Wikipedia describes the art and fashion movement called Steampunk as a “sub-genre of science fiction that typically features steam-powered machinery, especially in a setting inspired by industrialized Western civilization during the 19th century.” But for Jason Philpott, who oversees power equipment at the Eastman Chemical Company’s plant in Kingsport, TN, steam machines made before World War II are no fad and much less fiction.
“I’ve seen people drop their jaw when they see what we use to generate heat and electricity,” he says. “People talk about reliability and longevity, but this is a different ball game.”
Philpott is talking about an assembly of 17 steam turbine generators made by GE that produce a total of 160 megawatts of electricity for the plant. The oldest turbine entered service in 1936.
Top images: This GE turbine made in 1936 just won EPA’s ENERGY STAR award. Photo credit: Eastman Chemical Co.
The combined heat and power (CHP) system, which also includes two generators made by ABB and 17 boilers, is working so well that it recently won the ENERGY STAR CHP award from the U.S. Environmental Protection Agency.
The EPA noted that the power plant is more than 78 percent efficient in converting mostly coal to electricity, and needs 14 percent less fuel than grid-supplied electricity and conventional steam production. The agency estimates the technology saves Eastman about $45 million per year.
A historical image of the Schenectady Works factory where GE turbines made the Eastman turbines. Photo Credit: The Schenectady Museum of Science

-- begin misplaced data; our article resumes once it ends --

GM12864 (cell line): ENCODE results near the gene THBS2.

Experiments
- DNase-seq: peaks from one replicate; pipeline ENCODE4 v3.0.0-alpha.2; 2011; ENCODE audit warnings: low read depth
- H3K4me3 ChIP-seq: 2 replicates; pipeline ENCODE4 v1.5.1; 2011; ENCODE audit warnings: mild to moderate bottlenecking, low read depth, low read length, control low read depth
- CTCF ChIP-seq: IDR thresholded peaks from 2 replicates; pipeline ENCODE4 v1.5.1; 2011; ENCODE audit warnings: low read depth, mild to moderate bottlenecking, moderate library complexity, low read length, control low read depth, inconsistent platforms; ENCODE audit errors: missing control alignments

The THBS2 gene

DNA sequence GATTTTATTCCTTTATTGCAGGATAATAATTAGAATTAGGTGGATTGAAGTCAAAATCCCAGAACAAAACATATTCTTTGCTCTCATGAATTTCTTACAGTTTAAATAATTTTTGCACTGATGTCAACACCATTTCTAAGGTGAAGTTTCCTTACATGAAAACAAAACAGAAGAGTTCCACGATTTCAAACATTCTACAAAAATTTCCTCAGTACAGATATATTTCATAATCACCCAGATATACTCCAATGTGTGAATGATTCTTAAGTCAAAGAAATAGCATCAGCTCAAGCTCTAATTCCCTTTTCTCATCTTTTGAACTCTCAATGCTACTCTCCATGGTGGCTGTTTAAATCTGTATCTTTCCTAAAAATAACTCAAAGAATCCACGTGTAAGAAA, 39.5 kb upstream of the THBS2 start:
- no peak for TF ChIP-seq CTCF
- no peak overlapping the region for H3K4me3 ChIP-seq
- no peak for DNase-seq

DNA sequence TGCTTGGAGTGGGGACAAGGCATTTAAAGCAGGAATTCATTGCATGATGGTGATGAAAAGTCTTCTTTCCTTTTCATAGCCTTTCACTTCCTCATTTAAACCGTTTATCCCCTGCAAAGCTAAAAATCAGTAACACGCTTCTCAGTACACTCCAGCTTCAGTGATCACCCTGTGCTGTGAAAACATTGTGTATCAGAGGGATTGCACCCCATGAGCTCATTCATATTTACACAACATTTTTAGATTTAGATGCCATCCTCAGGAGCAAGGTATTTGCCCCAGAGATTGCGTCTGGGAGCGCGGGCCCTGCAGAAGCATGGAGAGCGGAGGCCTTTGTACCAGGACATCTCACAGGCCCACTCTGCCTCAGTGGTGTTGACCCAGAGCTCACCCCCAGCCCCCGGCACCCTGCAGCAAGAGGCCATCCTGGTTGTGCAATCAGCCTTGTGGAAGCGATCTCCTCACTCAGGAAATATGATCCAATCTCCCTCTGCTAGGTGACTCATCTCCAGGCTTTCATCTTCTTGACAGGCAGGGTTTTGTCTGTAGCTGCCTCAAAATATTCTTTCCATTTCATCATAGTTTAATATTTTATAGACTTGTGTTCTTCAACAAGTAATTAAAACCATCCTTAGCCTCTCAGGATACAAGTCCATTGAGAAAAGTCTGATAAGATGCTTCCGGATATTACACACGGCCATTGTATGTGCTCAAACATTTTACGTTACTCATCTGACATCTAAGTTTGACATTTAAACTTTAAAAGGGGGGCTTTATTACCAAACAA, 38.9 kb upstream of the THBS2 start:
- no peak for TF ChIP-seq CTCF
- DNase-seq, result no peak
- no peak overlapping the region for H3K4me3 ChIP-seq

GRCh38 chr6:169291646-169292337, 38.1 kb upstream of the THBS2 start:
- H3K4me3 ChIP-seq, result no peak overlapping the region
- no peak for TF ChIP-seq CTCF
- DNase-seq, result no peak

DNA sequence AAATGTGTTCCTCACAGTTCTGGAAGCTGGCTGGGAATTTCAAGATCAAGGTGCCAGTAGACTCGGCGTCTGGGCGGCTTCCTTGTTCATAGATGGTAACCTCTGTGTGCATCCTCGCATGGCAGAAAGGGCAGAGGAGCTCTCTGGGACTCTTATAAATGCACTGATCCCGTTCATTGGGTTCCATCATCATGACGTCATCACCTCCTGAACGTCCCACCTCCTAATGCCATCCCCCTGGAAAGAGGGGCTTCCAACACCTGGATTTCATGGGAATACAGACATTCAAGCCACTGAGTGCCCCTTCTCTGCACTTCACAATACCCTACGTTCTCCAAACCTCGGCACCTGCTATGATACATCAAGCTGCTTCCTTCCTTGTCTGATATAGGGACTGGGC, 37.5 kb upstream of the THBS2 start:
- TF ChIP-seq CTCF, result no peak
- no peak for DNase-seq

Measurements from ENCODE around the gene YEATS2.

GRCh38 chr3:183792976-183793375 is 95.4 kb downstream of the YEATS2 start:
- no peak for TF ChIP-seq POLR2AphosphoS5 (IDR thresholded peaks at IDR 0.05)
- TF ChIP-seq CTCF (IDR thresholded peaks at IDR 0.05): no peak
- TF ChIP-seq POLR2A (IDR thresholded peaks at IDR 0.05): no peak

The machines also allow the plant to cut its greenhouse gas footprint by some 358,000 tons of carbon dioxide annually. That’s enough to offset emissions produced by a conventional power plant to generate electricity for 44,000 homes, the EPA said.
The average age of the 17 GE turbines at the Eastman plant is almost 54 years. GE technicians have been monitoring and servicing the units since the oldest started producing power 78 years ago.
Turbine production is called heavy industry for a reason.
GE manufactured the septuagenarian turbine in Schenectady, NY, and the company still makes steam turbines there. They serve customers in Algeria, Saudi Arabia and elsewhere around the world.
Steam turbine rotors on the factory floor in Schenectady in 2011.
GE launched the steam turbine business in Schenectady in 1897, 15 years after Charles Parsons and Gustaf de Laval had built their first turbines in Europe.
Workers who made steam turbines in Schenectady between the wars even had their own band. But it probably did not have punk rock in its repertoire.